REIQ Assess Rental Affordability Study

The Real Estate Institute of Queensland (REIQ), the state’s peak professional association for the real estate profession, has evaluated a report by Anglicare Australia on rental affordability in Brisbane.

Each year Anglicare Australia conducts the Rental Affordability Snapshot, which is designed to highlight the lived experience of people looking for housing while in receipt of a low income. For the Brisbane snapshot, Anglicare partnered with and looked at more than 7,400 properties listed on its site for one weekend to create a picture of the city’s affordability.

In their press release, ‘Rental Affordability in Queensland’ 26 April 2016, the REIQ suggest the results of Anglicare’s snapshot research could be misleading, as not all rental properties are listed on As other prominent rental portals were not included in the study, Anglicare’s research may not present the most accurate picture of rental affordability and could affect the conclusions drawn.

Two of Anglicare’s key findings were listed by the REIQ as points for concern:

Firstly, the snapshot found that around 11 per cent of advertised rentals (796 listings) would be affordable for a family where two adults worked minimum wage jobs and had two young children.

The snapshot also found that there were very few options for adults, either couples or singles, who were on welfare payments to rent their accommodation without being in financial distress (based on more than 30 per cent of income being allocated to accommodation, which Anglicare state is the commonly used benchmark of affordability).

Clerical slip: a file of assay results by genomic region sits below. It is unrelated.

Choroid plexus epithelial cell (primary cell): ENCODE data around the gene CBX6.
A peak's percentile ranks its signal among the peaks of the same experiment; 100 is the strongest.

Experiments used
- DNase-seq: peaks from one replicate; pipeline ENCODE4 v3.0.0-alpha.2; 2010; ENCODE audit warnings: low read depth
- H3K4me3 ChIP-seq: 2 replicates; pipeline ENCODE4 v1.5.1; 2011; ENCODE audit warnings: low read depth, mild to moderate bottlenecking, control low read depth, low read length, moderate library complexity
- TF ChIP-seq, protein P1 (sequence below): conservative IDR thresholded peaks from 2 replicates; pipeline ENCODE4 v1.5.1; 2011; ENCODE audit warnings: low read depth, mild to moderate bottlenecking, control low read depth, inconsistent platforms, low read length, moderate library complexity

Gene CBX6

These results may not be indicative of Brisbane’s rental market as a whole.

The REIQ makes mention of its involvement with a range of organisations to ensure housing affordability is not neglected as a social issue, and forms part of the Housing Affordability Expert Panel and RentConnect, a Queensland Government department that helps those in lower socioeconomic brackets secure affordable housing.

The REIQ advise consumers that the rental listing price is always negotiable and should be regarded as a starting point only. The potential for negotiation will grow over the next 18 months as the supply of apartments comes to market and it is expected that landlords to become more flexible as rents soften and supply continues to grow, thereby improving affordability in Brisbane’s rental market.


Written: 16 May 2016

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